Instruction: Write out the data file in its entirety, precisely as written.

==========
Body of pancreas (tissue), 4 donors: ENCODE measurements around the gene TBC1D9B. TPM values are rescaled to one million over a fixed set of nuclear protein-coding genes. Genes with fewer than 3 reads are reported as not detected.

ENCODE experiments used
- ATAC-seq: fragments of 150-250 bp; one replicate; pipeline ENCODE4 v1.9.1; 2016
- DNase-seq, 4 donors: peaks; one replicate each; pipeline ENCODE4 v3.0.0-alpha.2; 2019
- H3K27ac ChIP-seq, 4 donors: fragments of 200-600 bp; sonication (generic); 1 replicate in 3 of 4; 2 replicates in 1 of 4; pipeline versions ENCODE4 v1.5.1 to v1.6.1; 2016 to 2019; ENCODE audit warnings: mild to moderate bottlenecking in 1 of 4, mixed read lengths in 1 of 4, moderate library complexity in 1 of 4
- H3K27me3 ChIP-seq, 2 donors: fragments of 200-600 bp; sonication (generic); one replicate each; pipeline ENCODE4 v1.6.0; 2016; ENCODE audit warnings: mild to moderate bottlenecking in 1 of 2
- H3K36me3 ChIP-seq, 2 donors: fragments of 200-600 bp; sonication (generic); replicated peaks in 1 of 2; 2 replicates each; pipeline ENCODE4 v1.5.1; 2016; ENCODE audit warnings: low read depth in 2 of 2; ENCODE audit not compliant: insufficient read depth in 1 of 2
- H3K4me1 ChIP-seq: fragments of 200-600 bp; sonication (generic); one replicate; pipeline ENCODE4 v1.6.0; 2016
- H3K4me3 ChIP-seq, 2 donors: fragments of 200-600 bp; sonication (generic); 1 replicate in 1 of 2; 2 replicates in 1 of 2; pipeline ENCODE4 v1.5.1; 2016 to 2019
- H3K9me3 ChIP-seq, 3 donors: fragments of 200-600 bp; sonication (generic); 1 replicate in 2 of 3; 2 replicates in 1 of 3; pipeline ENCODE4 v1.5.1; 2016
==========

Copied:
Body of pancreas (tissue), 4 donors: ENCODE measurements around the gene TBC1D9B. TPM values are rescaled to one million over a fixed set of nuclear protein-coding genes. Genes with fewer than 3 reads are reported as not detected.

ENCODE experiments used
- ATAC-seq: fragments of 150-250 bp; one replicate; pipeline ENCODE4 v1.9.1; 2016
- DNase-seq, 4 donors: peaks; one replicate each; pipeline ENCODE4 v3.0.0-alpha.2; 2019
- H3K27ac ChIP-seq, 4 donors: fragments of 200-600 bp; sonication (generic); 1 replicate in 3 of 4; 2 replicates in 1 of 4; pipeline versions ENCODE4 v1.5.1 to v1.6.1; 2016 to 2019; ENCODE audit warnings: mild to moderate bottlenecking in 1 of 4, mixed read lengths in 1 of 4, moderate library complexity in 1 of 4
- H3K27me3 ChIP-seq, 2 donors: fragments of 200-600 bp; sonication (generic); one replicate each; pipeline ENCODE4 v1.6.0; 2016; ENCODE audit warnings: mild to moderate bottlenecking in 1 of 2
- H3K36me3 ChIP-seq, 2 donors: fragments of 200-600 bp; sonication (generic); replicated peaks in 1 of 2; 2 replicates each; pipeline ENCODE4 v1.5.1; 2016; ENCODE audit warnings: low read depth in 2 of 2; ENCODE audit not compliant: insufficient read depth in 1 of 2
- H3K4me1 ChIP-seq: fragments of 200-600 bp; sonication (generic); one replicate; pipeline ENCODE4 v1.6.0; 2016
- H3K4me3 ChIP-seq, 2 donors: fragments of 200-600 bp; sonication (generic); 1 replicate in 1 of 2; 2 replicates in 1 of 2; pipeline ENCODE4 v1.5.1; 2016 to 2019
- H3K9me3 ChIP-seq, 3 donors: fragments of 200-600 bp; sonication (generic); 1 replicate in 2 of 3; 2 replicates in 1 of 3; pipeline ENCODE4 v1.5.1; 2016